There is an important kind of tree that is becoming quite well known in the cities, as it is being planted a good deal in gardens as well as in the streets and parks, and a very handsome tree it is. This is known as the “Silky Oak,” named after a patron of botany in the 18th century, the Hon. C. F. Greville, and so called Grevillea, quite an easy word to speak .and remember.

The Silky Oak that is usually grown in the cities is known as the Robust Grevillea (Grevillea robusta), which belongs to New South Wales and Queensland, but also grows well down south. In about thirty years it will grow to as many feet high and sometimes reaches 60 or even 100 it., and it is of a good shape with branches low to the ground, large leathery or fern-shaped leaves of a light silvery green colour. For a few weeks in early summer, the handsome tree is covered with masses of long ■clustered flowers rather like a comb in shape and of a deep cadmium-orange colour, with a dark red spot in the centre of each little flower, these florets being in rows along one side of the broom-like stalk, which is about 6 in. long. The other tree is known as “White Silky Oak” or Hill’s Grevillea. It belongs to Queensland, also growing to 60 ft., its flowers being similar in shape but white, but its leaves are long and oval-shaped, not like those of the better-known Robust Grevillea.

Most of the Grevilleas are only shrubs, but have very pretty flowers, not like those of the two trees, but quaint in shape, rather like a cat’s claw, and bright in colour, mostly red. A few have leaves like holly, others like those of the olive, and others like rosemary. All the Grevilleas make good garden plants. I would recommend the Alpine Grevillea, which has lovely little clustering red flowers with a yellow spot on the curled end, and the Rosemary Grevillea, with dark green narrow leaves, like the English rosemary, and bright pink flowers.



The Banksia trees were named after that famous botanist, Sir Joseph Banks, who was Captain Cook’s principal companion on his wonderful voyage in the “Endeavour,” but, though there are a few fine species 50 or 60 ft. high, they are usually rather stunted and often only shrubs. There are about fifty species of them and the most important thing about them is their large blossoms, which are yellowish in colour and shaped like bottlebrushes. They would have been more suitably called bottlebrush trees like another kind altogether, instead of being named after that sweet garden plant, the honeysuckle. The flowers certainly do contain honey but it is not very nice, being strong and highly flavoured, and is only good enough for food for the bees themselves. When the trees are large enough, their timber can be used for furniture and cabinet-work.

Trees that are known as Bottle-brushes are the Callistemons, a species of small, charming trees with long drooping, or short stiff leaves and long fluffy blossoms, which are often grown in private gardens. The name is made up of two Greek words which mean beautiful flower; it may be called beautiful tree altogether. Some of the flowers are red, others yellow or cream or white in the eighteen different species. Just before the flowering season the leaves have bright-coloured tips, though the flowers may be light coloured.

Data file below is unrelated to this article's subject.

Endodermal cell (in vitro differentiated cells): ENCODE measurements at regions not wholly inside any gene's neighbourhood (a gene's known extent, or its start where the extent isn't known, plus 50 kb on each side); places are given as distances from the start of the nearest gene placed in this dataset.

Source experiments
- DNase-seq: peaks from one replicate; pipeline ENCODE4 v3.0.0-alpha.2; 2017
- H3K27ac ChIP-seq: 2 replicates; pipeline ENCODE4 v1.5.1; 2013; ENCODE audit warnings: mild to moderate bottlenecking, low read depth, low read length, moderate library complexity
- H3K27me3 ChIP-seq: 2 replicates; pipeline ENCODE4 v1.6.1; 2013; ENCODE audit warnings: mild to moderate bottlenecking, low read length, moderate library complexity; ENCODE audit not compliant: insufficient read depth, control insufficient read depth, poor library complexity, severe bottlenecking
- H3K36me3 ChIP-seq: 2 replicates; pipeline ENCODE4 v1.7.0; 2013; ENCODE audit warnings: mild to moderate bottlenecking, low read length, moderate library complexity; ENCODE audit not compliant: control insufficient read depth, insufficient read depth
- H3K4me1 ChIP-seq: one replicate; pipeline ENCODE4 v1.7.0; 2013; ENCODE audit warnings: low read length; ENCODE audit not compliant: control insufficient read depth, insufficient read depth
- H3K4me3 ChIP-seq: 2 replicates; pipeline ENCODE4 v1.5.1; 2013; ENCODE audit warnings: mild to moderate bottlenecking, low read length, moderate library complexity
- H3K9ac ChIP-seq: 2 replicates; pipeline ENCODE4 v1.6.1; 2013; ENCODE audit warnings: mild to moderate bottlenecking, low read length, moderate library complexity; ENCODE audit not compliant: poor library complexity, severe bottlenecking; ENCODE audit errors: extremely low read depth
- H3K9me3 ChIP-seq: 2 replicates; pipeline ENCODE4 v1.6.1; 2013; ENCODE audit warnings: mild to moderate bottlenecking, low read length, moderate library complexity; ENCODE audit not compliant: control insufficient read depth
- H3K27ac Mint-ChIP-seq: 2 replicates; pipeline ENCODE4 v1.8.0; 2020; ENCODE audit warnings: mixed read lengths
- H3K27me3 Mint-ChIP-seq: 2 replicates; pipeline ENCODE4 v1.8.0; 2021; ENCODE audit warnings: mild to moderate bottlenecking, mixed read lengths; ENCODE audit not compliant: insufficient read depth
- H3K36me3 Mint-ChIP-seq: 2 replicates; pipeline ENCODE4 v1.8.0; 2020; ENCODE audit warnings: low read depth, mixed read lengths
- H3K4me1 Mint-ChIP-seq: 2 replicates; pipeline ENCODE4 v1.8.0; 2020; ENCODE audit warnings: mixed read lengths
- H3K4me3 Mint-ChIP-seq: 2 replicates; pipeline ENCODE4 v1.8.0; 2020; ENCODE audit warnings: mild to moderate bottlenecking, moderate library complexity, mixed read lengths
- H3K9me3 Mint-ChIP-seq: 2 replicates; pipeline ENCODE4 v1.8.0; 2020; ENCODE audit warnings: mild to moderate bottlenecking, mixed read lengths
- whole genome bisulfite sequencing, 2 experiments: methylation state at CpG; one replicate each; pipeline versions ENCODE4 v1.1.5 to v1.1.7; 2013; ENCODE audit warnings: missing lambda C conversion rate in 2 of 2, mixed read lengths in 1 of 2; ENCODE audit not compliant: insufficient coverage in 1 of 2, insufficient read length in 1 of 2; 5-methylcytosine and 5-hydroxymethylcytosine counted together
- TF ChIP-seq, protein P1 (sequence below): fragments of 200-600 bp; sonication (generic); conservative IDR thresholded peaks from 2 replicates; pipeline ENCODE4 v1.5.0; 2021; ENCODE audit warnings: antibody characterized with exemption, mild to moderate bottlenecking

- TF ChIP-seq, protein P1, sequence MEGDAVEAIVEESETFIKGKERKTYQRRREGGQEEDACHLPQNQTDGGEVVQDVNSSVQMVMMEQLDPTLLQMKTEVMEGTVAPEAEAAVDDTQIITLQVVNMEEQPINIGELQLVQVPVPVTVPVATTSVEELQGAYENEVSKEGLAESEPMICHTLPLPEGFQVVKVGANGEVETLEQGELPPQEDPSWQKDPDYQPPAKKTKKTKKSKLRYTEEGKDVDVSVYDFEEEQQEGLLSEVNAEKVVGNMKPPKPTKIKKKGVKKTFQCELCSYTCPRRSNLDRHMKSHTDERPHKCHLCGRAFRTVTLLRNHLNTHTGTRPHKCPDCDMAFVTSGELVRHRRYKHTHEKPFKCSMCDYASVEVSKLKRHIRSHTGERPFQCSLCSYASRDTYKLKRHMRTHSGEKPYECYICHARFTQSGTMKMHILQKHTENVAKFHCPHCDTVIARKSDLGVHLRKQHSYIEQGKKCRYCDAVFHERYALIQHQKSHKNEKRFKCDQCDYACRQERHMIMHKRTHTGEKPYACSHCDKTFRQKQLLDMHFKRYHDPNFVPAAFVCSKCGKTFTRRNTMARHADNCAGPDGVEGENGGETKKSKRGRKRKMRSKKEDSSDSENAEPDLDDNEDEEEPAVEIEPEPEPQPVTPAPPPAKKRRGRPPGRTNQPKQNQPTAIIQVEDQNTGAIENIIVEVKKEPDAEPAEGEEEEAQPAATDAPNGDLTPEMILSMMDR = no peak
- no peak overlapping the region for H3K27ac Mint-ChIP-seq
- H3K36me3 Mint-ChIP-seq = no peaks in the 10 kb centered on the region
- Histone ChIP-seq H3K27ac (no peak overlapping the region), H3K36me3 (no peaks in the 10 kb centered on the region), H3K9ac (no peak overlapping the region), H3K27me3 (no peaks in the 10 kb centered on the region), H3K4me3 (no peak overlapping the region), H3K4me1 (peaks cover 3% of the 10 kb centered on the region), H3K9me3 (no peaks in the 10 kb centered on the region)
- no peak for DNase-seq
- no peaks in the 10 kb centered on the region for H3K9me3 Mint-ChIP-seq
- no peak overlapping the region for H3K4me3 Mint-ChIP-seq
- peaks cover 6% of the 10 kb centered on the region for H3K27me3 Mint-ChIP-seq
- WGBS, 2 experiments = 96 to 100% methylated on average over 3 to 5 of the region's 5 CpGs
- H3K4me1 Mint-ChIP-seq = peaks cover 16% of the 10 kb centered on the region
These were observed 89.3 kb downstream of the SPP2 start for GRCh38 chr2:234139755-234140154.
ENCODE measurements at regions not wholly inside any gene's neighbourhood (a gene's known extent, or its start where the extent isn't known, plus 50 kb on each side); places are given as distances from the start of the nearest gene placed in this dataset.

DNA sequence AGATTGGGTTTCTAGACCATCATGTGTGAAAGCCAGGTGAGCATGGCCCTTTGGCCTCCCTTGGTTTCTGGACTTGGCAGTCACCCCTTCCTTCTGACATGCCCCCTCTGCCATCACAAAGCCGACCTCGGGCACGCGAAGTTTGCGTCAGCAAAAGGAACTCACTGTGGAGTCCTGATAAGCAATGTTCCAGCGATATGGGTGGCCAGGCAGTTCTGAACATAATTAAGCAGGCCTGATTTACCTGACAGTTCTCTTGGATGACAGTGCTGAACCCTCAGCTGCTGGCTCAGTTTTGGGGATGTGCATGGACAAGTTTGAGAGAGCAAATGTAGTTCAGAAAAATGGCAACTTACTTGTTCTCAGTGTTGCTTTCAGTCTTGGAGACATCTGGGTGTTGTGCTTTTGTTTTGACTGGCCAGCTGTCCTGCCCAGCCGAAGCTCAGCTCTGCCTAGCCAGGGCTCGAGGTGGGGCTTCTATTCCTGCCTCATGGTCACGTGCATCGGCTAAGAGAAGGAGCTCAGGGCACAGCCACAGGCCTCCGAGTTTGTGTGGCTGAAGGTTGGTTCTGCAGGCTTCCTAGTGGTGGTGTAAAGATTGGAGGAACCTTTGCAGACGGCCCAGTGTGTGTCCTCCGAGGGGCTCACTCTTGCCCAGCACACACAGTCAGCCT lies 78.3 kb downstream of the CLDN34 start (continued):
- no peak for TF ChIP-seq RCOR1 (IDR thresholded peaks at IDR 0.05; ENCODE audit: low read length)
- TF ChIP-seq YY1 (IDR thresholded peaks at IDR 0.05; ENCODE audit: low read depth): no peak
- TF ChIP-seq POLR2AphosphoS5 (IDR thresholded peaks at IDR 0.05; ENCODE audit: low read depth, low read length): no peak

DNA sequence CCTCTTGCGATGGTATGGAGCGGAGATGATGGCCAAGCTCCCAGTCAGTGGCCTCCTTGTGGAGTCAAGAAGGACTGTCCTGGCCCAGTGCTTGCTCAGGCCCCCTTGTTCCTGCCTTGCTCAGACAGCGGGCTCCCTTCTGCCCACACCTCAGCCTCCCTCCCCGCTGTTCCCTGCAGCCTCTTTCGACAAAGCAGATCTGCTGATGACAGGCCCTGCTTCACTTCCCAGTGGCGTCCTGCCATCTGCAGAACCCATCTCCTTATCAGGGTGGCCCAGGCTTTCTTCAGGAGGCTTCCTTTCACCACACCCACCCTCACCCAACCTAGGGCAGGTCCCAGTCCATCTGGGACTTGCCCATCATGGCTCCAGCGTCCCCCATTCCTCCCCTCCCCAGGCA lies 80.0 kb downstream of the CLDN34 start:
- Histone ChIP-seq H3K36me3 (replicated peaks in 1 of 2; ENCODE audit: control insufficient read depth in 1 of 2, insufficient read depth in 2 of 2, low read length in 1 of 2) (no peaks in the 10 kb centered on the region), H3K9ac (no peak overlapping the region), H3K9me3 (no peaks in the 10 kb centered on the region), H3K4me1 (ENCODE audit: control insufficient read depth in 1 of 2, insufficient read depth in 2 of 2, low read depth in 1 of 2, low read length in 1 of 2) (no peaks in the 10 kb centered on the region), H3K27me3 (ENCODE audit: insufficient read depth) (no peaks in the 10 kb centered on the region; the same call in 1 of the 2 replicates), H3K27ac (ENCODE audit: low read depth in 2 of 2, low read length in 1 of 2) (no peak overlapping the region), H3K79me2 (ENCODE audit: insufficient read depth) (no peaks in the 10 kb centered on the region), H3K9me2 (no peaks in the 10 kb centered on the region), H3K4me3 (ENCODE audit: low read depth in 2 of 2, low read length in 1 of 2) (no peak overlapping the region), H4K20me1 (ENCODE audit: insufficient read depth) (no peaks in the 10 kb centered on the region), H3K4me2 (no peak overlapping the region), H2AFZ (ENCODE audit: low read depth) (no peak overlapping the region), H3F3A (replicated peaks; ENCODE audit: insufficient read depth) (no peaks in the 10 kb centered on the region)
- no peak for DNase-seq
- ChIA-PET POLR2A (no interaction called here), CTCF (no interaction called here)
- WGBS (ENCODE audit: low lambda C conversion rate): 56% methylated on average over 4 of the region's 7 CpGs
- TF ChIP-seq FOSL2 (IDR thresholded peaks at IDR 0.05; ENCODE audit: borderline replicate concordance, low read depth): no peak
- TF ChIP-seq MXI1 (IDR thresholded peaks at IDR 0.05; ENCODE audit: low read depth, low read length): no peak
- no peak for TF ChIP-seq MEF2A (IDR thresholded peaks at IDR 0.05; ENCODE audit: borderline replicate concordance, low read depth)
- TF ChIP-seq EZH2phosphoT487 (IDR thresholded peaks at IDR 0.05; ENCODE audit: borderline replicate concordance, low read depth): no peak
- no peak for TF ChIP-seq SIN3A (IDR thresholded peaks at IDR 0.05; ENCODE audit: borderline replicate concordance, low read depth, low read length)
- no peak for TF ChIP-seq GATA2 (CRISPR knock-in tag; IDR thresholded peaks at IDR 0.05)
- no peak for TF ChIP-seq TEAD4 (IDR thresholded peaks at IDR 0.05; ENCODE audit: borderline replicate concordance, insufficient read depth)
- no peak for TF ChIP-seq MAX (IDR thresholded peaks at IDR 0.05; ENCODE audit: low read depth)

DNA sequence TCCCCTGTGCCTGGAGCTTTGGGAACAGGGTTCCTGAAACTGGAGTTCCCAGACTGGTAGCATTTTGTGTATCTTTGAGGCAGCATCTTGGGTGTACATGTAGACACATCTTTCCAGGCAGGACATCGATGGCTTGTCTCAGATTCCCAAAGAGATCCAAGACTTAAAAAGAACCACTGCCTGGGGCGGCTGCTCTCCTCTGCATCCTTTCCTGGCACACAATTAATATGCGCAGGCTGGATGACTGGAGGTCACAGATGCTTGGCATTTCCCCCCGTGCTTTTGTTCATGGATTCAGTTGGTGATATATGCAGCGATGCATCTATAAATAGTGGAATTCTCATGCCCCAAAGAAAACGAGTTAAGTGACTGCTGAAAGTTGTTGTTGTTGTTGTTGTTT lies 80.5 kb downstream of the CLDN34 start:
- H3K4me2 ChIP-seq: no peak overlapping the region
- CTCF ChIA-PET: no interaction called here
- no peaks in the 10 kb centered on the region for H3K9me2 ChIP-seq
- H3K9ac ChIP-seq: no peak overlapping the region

There are several other Australian trees that have bottle-brush flowers, including some of the wattles and melaleucas.

THE “LAURELS” (Pittosporum)

Now I will tell you of a tree you ought to know fairly well, for it is sometimes seen in quite small gardens and often in large ones, and is also used as a hedge. It is a bushy shrub or small tree with low-growing branches and is delightful in the spring-time, covered with sweet-smelling small white flowers in clusters, as sweet as orange-blossom, and in the autumn looking quite as handsome, with its shiny bright green leaves and clusters of berries which are first green and then orange-coloured, bursting

open when ripe and showing black or dark brown seeds inside. It is one of the best plants for a hedge, as it is very hardy and strong, grows rapidly and can be trimmed close. Its name, Pittosporum, means “pitch-seed,” from the sticky, pitch-like substance that surrounds the seeds in the berries. It is called by its proper name, but that is sometimes mispronounced “pittosforum,” as if it was spelt with an “f” in the middle of the word, but it is a “p.” It is also known but not often spoken of as the Australian Laurel, and sometimes called “Mock Orange” because of its leaves and the orangey scent of its flowers. An account of its soft white or yellowish timber it is also called “Cheese-wood” or “Tallow-wood” by foresters, and “Engraver’s Wood” because it can be used by engravers.

The one we know best, out of the four different species, is the one known as “Victorian Laurel” or “New South Wales Mock Orange,” which grows in Victoria, New South Wales, Queensland and Tasmania, its full name being Pittosporum undulatum. It is usually a fine shrub, 10 to 15 ft. high, but sometimes grows to a good height, 50 ft. or so.

The Queensland Pittosporum is called “rhombifoliuni,” which means diamond-leaved, on account of the shape of its leaves. The natives call it “Burrawingee.” It is usually about 40 ft. high but sometimes almost double that height. It also has sweet-smelling flowers.